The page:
When the Bush administration was entering office, outgoing National Security Adviser Samuel Berger told his replacement, Condoleezza Rice, "she'd be spending more time on terrorism and al Qaeda than any other issue," Berger told the panel investigating the attacks Wednesday.
Clarke wrote that Rice appeared never to have heard of al Qaeda until she was warned early in 2001 about the terrorist organization and that she "looked skeptical" about his warnings. "Her facial expression gave me the impression that she had never heard the term before," Clarke said in the book, going on sale Monday.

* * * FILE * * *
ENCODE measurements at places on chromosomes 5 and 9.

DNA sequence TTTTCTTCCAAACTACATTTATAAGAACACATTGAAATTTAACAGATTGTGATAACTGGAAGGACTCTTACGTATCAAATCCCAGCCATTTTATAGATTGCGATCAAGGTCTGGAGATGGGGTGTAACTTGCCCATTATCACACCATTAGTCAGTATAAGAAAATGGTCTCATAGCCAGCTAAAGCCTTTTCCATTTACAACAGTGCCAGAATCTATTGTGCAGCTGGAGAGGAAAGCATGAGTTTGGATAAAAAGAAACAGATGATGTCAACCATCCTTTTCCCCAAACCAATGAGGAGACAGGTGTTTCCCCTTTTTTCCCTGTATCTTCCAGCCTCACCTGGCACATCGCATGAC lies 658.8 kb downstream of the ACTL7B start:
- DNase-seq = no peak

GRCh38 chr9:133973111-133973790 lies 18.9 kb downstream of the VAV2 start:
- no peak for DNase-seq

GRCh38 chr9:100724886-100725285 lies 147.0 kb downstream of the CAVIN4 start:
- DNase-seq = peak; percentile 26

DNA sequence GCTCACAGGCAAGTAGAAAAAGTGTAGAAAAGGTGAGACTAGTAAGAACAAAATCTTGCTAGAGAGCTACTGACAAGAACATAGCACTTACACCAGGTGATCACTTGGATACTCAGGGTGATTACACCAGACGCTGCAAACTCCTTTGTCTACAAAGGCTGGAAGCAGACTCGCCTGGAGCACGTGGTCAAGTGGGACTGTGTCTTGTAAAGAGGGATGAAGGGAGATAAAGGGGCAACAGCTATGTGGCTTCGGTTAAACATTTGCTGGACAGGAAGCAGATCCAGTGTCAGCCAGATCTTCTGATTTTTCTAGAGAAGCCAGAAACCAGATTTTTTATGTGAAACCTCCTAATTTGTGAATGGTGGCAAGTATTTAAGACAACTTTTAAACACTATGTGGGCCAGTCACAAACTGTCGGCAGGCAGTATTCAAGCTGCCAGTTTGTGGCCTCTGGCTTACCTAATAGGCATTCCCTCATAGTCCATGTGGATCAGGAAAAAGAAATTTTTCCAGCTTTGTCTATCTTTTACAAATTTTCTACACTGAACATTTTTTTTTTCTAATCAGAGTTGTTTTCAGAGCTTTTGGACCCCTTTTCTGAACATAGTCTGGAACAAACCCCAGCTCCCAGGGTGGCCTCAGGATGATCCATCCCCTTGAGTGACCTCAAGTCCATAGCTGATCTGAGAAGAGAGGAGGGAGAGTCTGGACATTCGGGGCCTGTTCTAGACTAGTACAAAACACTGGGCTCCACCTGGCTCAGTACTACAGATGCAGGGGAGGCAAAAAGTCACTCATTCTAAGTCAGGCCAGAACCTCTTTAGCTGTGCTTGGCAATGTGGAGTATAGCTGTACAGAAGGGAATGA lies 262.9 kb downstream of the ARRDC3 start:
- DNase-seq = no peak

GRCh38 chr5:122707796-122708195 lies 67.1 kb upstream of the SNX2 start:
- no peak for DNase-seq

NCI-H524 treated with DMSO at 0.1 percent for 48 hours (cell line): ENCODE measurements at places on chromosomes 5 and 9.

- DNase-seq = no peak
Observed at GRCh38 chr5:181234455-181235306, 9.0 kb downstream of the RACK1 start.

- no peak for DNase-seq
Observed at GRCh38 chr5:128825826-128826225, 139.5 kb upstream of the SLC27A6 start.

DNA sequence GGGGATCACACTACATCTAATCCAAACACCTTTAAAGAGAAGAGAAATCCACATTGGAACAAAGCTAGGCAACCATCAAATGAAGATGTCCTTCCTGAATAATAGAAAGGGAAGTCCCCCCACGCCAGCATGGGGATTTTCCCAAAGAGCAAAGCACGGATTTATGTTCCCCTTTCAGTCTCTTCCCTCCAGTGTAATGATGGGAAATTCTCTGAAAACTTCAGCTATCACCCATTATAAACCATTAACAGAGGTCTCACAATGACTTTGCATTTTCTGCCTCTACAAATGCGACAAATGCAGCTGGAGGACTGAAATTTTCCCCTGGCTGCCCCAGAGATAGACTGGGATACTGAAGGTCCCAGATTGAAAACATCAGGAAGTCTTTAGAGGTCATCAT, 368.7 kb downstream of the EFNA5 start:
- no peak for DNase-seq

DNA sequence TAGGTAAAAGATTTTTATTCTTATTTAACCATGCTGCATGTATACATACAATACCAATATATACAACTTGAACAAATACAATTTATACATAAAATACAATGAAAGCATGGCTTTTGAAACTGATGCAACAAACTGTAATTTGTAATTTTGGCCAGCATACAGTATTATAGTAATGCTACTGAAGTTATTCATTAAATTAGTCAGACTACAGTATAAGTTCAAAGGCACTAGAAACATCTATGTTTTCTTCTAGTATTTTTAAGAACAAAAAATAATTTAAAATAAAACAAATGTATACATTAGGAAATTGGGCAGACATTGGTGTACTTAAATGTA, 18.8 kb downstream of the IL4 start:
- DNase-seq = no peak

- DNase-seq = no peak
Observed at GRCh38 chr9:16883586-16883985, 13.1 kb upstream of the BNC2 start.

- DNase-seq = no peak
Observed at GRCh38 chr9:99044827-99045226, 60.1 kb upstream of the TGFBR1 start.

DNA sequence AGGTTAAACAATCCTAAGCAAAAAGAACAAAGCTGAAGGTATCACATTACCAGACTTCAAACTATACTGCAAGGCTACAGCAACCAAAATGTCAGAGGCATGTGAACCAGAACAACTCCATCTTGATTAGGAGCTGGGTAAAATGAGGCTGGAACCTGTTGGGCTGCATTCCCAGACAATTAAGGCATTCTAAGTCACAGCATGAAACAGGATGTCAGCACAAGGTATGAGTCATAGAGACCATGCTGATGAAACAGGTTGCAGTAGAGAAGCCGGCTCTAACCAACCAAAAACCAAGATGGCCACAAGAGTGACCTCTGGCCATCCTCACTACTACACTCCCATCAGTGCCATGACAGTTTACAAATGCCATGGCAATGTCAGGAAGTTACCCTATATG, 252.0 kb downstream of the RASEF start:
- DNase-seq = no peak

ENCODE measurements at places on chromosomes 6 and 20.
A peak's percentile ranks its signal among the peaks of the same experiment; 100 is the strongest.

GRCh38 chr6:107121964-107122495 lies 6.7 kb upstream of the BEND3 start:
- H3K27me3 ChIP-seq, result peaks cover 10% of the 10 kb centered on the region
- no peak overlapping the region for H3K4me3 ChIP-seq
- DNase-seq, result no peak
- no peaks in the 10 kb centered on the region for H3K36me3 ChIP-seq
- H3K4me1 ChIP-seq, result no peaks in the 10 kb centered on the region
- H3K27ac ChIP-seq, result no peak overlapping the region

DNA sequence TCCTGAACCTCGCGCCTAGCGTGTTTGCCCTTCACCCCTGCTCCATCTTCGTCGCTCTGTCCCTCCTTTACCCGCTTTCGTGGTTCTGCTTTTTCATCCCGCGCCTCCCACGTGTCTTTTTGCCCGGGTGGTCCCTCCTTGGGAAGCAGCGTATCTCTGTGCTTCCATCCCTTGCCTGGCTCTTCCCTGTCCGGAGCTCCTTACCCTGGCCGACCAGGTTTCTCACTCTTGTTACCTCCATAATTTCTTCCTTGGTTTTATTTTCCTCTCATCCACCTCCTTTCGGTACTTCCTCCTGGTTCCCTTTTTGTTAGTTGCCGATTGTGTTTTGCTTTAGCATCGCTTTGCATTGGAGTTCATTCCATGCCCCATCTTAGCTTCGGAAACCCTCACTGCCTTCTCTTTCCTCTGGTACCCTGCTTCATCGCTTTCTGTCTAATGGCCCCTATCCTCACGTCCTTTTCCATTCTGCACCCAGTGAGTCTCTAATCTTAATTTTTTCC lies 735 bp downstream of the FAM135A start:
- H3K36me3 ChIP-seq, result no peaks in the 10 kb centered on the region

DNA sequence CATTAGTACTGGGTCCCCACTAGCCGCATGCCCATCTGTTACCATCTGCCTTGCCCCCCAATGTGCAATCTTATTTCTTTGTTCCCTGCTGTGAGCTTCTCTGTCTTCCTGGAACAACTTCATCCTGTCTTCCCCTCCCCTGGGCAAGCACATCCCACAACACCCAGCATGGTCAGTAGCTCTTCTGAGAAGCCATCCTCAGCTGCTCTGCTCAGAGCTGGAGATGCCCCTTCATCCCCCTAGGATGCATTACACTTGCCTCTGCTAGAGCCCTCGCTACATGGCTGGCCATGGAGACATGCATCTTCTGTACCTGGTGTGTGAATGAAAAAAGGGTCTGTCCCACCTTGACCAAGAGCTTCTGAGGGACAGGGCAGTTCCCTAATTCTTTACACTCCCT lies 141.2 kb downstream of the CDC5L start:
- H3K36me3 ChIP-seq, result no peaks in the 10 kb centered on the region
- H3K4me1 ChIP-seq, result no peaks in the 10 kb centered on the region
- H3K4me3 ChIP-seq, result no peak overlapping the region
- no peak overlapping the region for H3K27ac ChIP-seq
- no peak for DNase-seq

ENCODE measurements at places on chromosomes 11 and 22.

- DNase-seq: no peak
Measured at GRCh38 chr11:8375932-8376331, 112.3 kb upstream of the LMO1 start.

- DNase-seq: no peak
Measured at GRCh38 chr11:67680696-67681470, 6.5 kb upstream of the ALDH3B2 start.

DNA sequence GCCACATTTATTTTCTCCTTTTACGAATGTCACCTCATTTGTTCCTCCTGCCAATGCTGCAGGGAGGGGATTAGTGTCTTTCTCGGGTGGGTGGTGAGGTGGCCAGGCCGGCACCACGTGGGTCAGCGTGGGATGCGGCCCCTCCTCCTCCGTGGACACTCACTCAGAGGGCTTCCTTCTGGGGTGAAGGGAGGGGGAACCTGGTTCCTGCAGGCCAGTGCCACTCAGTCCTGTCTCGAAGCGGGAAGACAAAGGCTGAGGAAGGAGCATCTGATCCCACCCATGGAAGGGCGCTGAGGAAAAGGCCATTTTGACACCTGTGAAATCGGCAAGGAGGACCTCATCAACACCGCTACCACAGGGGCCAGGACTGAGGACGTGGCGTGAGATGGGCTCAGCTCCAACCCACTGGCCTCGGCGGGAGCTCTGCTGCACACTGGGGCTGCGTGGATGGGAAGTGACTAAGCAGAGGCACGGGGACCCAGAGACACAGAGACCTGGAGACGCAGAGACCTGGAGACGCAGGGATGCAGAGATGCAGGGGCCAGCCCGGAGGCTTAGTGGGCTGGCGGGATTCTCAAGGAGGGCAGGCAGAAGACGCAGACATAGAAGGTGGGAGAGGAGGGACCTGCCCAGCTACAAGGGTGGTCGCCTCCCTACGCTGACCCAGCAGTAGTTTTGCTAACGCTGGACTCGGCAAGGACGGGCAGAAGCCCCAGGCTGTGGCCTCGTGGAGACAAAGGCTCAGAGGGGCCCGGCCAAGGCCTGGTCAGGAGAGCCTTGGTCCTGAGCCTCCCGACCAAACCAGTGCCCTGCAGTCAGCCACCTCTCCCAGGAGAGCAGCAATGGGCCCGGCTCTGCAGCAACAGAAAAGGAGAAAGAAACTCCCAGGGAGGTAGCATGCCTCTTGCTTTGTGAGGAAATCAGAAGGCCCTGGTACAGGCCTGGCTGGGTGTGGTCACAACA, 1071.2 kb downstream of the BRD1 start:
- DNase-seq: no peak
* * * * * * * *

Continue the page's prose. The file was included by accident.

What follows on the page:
Rice disputes that. "We were all very aware of the al Qaeda threat. What I asked Richard Clarke to do was develop ideas that we could use to push forward the strategies against al Qaeda," Rice told the CBS News Early Show. Rice said Clarke's response was a list of ideas that had been around for several years.